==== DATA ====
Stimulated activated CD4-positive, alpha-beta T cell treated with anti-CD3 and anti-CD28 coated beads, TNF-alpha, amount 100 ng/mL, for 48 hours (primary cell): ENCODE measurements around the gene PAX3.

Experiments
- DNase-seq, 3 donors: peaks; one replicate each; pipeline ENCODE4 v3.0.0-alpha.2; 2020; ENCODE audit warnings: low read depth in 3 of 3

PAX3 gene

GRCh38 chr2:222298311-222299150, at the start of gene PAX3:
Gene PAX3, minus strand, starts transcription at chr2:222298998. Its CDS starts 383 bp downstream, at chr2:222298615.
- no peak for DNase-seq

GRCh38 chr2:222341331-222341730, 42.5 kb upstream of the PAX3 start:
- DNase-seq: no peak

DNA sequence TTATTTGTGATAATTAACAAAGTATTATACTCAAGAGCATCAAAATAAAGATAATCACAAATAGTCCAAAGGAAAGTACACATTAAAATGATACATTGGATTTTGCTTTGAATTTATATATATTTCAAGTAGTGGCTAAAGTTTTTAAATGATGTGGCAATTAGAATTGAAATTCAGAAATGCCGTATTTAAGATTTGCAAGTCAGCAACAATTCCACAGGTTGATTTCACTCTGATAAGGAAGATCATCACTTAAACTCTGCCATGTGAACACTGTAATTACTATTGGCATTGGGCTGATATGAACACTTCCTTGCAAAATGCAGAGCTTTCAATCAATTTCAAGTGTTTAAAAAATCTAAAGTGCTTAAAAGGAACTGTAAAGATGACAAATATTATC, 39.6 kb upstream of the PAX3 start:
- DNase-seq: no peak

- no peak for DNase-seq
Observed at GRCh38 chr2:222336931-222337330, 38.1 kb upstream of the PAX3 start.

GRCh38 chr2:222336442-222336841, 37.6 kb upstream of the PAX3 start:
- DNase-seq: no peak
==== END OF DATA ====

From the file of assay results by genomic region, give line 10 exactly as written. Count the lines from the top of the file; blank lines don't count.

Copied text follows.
DNA sequence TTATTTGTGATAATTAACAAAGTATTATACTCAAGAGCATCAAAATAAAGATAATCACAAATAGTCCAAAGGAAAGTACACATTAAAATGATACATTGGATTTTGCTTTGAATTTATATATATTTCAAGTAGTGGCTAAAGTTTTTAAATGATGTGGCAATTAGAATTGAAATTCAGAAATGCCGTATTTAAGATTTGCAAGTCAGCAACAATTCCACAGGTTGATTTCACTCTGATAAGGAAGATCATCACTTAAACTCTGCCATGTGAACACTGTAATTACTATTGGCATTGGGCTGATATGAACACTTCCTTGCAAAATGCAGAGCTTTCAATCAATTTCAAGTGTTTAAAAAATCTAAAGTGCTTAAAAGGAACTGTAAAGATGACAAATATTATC, 39.6 kb upstream of the PAX3 start: